funicular down and the subway to Postel

Nuovo which we went through. We 

strolled through the Santa Lucia sector- 

got some gelato along the way. We 

found the promenade and happened 

upon the huge Piazza Plebiscito,

with the Pantheon imitation, Dome of St. 

Francis.



















We headed back along Via Toledo, 

toward our room, stopping in at the 

Galleria. That street was mobbed.



For dinner we went to Hosteria Toledo. I 

had Ziti Ragu, grilled swordfish and 

grilled mushrooms. Teresa had fried

cod with capers, tomatoes and olives 

and a mixed salad. 

Teresa won as hers was delicious. My 

ziti could have used some oregano. The 

swordfish was a bit overcooked and the

mushrooms too spicy.


After dinner we promenaded some, ate 

some pretty good gelato and headed in.


In the morning we caught the slow train 

to Sorrento. We had quite a cast of 

characters in our little area. Teresa made

friends with six teens after she stopped 

one from lighting up.

They seemed very interested in sharks 

and alligators when they learned we 

were from Florida. About half way 

through the trip, the six of them got 

escorted off the train for not

having tickets.


Also on the train were a family and 

another man and boy. They apparently 

had tickets as they were not thrown off 

but once in Sorrento we saw them all 

separately begging.


Sorrento is a beautiful resort town, lots 

of shops, lots of views. After walking 

around awhile, I got a wonderful

Snickers gelato which ended up being 

my lunch. Teresa’s lunch was a few 

licks of my cone.










We walked down to the beach which 

consisted of docks with lounges and 

umbrellas. We weren’t dressed for 

swimming but did check the water 

temperature which was not bad.

Back to the room.





For dinner I had a four cheese pizza, 

Teresa had spaghetti and a tomato 

mozzarella salad. We then wandered 

and bought some ceramic house 

numbers. I had gelato, Teresa

abstained.



In the morning we had a nice breakfast 

of chocolate croissant, bacon and 

scrambled eggs at the restaurant

providing the service to our B & B. I got 

a Coke Zero in the bargain. Then 

straight to the train station to catch the 

bus to the Amalfi Coast . We decided to 

go to Amalfi then immediately took the 

bus up to Ravello, a small town that

was home to some famous names.

























Back down to Amalfi to tour through that 

town. We lunched on sandwiches, I also 

had gelato.






We then took the ferry to Positano where we got in our exercise for the day, climbing up to the bus stop. The bus brought us back to Sorrento by 6pm.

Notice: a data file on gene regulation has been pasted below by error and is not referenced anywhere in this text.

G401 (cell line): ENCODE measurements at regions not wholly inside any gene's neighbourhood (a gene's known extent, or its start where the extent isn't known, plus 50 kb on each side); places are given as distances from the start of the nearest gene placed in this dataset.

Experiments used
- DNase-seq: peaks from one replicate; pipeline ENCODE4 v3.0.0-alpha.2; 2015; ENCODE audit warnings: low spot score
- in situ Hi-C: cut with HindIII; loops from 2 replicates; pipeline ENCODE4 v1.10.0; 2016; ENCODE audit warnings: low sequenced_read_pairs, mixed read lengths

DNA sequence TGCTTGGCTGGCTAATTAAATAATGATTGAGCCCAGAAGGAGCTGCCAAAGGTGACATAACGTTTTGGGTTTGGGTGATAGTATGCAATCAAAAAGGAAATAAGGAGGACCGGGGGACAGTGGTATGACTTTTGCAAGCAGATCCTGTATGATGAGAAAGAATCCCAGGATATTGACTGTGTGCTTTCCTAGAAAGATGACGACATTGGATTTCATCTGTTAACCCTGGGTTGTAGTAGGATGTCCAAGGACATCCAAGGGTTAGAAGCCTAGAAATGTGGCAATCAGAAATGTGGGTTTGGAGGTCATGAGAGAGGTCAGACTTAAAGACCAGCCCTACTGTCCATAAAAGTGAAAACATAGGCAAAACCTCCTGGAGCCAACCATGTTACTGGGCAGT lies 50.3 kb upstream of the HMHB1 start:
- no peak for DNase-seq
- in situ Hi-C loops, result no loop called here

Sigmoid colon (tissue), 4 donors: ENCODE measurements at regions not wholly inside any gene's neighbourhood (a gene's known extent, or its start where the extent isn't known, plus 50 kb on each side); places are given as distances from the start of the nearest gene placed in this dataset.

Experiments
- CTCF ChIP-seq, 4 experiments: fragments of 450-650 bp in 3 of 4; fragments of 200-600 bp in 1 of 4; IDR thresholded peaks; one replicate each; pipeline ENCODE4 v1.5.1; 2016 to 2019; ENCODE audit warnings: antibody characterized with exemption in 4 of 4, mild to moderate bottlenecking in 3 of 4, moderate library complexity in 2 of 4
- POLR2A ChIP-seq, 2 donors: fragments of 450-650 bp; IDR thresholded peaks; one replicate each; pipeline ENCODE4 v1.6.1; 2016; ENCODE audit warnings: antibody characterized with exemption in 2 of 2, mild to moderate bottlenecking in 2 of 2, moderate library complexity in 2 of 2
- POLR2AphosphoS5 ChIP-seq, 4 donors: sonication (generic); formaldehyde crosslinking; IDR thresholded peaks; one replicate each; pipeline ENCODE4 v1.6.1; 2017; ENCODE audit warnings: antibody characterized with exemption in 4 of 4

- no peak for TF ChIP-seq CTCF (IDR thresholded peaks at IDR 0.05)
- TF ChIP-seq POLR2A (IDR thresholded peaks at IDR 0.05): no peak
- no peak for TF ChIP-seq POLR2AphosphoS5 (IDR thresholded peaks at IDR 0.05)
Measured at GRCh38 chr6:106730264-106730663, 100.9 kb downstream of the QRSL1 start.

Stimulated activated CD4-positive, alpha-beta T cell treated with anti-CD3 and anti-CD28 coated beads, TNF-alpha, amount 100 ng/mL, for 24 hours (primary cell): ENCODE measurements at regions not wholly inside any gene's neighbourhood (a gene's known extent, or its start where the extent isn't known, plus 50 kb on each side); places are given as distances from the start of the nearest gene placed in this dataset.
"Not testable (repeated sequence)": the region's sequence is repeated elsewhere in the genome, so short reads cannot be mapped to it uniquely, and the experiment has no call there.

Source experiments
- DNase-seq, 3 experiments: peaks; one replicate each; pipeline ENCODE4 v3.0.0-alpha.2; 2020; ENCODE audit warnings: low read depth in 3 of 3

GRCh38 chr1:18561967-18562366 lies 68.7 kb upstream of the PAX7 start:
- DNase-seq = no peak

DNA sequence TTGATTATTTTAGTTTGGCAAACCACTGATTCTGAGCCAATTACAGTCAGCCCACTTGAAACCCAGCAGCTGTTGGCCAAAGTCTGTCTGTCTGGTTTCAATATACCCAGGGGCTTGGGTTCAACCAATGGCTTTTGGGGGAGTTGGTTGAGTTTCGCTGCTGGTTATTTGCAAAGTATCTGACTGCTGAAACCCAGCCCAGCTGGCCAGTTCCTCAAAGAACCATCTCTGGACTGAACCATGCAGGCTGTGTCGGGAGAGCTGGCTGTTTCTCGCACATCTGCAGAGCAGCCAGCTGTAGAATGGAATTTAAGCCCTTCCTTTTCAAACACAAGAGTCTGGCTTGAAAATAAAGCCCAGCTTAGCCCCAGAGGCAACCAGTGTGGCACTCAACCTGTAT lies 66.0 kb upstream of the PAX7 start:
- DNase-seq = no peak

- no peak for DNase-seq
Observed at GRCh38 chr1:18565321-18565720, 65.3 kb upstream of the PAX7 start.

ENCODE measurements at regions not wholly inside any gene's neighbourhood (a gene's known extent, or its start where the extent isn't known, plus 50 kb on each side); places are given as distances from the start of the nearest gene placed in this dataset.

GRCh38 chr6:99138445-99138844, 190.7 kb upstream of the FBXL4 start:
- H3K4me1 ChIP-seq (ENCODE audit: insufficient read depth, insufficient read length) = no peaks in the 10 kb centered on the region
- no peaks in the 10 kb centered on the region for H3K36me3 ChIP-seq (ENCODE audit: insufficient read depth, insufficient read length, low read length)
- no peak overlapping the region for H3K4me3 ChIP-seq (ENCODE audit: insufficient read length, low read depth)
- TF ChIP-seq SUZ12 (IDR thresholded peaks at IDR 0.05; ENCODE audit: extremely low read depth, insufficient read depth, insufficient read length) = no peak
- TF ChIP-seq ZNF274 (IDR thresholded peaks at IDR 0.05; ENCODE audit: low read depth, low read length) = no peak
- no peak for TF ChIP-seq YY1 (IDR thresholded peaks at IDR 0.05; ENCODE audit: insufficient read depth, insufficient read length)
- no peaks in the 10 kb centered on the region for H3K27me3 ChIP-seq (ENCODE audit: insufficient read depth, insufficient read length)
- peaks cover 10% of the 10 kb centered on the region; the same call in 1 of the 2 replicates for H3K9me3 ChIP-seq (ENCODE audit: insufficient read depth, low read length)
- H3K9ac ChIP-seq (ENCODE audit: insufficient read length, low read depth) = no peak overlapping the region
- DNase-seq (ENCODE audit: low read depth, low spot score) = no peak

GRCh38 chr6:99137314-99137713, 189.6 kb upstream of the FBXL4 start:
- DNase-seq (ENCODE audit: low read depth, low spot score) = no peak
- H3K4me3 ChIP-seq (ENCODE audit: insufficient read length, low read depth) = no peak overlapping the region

We went to OuGigino for dinner, very 

good. I had Spagetti Amatraciana and 

duck with potatoes. Teresa had a salad.

We spoke for some time with a Korean-

American family. The son had just 

graduated from college. 

We both had gelato afterwards.


The next day was our longest travel 

day; train from Sorrento to Naples, 

picked up our rental car, and drove 

across the boot. On the way we stopped 

at Castle del Monte. The castle was 

never used but is picturesque and 

mathematically exquisite.



















Carmin had a bad day directing, and I 

had a bad day driving but we made it to 

Ostuni by 5:30.

After cleaning up we walked around 

town and finally found the old town with 

the old buildings and better restaurants.











We ate Suppere & Sapori. We decided 

to split two dinner set meals. The first 

was bruschetta with cold cuts, cheeses, 

and vegetables and olive oil of the 

region; then we had pasta with

tomato sauce, grilled meats and grilled 

vegetables. I had some great chocolate 

and crema gelato after.

In the morning we headed west from 

Ostuni and first went to Cisternino. A 

good part of the day was dedicated to 

finding Trulli, the homes with conical 

roofs put together without mortar. These 

started being erected in the 13th 

century and up until the 17th. One 

theory is they were created as a tax

dodge, as they could dissemble their 

house when the tax man came around. 

Others claimed the architecture came

from Ottoman invaders.






From Cisternino to Locorotondo, and 

then to Alberobello where we stayed for 

quite awhile. It had a Trulli museum but

also had two sections of town, one filled 

with commercial Trulli, the other 

residential.















June 8th was the last day of school so 

kids hung around a water fountain, filled 

balloon or large bottles with water and

doused each other with them. I bravely 

washed our cherries when this was 

going on. 















We then headed to Matina Franca 

where we saw Piazzas and churches. 

We also had good Kebabs.







Off to Lecca. We arrived a little early 

because we cut Taranto out of our 

itinerary, as that would have made us 

very late.



Carmen and I both did very well and we 

found our B & B, Prestige. Steve our 

host gave us a run down of the city and

then we were off. First things first, I had 

gelato. We then toured a fraction of the 

52 churches in the old town. Went to

some piazzas, saw the remnants of a 

Roman amphitheater and walked 

around the outside of the huge but 

largely ignored castle. We went to the 

market on the way back to our room.








Teresa won dinner with her delicious 

roast lamb, vegetables and salad. I had 

linguine with mushrooms and grilled king

prawns which were a little too much